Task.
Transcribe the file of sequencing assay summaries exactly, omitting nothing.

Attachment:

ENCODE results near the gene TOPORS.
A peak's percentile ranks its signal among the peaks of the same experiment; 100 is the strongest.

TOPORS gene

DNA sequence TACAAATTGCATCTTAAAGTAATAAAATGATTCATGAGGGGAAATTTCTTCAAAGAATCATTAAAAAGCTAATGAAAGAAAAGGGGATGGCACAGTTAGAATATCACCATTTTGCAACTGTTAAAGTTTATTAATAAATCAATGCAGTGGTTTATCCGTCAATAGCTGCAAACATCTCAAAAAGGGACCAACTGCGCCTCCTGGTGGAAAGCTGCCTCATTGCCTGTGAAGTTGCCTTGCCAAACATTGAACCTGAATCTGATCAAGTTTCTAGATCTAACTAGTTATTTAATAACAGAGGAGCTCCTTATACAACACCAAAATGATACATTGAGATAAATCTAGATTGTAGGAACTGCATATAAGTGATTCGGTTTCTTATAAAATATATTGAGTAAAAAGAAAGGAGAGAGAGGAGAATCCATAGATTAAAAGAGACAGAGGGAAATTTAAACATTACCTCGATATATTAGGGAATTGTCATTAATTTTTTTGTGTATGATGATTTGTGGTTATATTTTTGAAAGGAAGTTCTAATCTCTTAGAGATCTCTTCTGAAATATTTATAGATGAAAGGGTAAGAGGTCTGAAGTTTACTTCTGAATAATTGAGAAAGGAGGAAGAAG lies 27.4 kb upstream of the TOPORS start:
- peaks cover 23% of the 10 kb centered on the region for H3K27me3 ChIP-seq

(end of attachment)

ENCODE results near the gene TOPORS.
A peak's percentile ranks its signal among the peaks of the same experiment; 100 is the strongest.

TOPORS gene

DNA sequence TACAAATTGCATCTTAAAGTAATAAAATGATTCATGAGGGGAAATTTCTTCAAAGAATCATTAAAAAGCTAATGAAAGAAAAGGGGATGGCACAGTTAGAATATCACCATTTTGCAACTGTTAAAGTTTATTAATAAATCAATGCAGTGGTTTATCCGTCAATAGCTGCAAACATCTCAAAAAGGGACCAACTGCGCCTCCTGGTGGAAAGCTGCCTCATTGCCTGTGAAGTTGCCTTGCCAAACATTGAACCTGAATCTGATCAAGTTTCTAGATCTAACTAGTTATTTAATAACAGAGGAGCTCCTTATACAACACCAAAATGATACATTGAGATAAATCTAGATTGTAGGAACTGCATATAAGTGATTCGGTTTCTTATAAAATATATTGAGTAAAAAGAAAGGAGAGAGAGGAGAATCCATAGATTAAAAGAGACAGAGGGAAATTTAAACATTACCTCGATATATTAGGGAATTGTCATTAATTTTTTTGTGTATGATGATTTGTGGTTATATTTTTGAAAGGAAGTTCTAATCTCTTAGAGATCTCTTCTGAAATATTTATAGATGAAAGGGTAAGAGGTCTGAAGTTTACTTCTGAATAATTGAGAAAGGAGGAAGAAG lies 27.4 kb upstream of the TOPORS start:
- peaks cover 23% of the 10 kb centered on the region for H3K27me3 ChIP-seq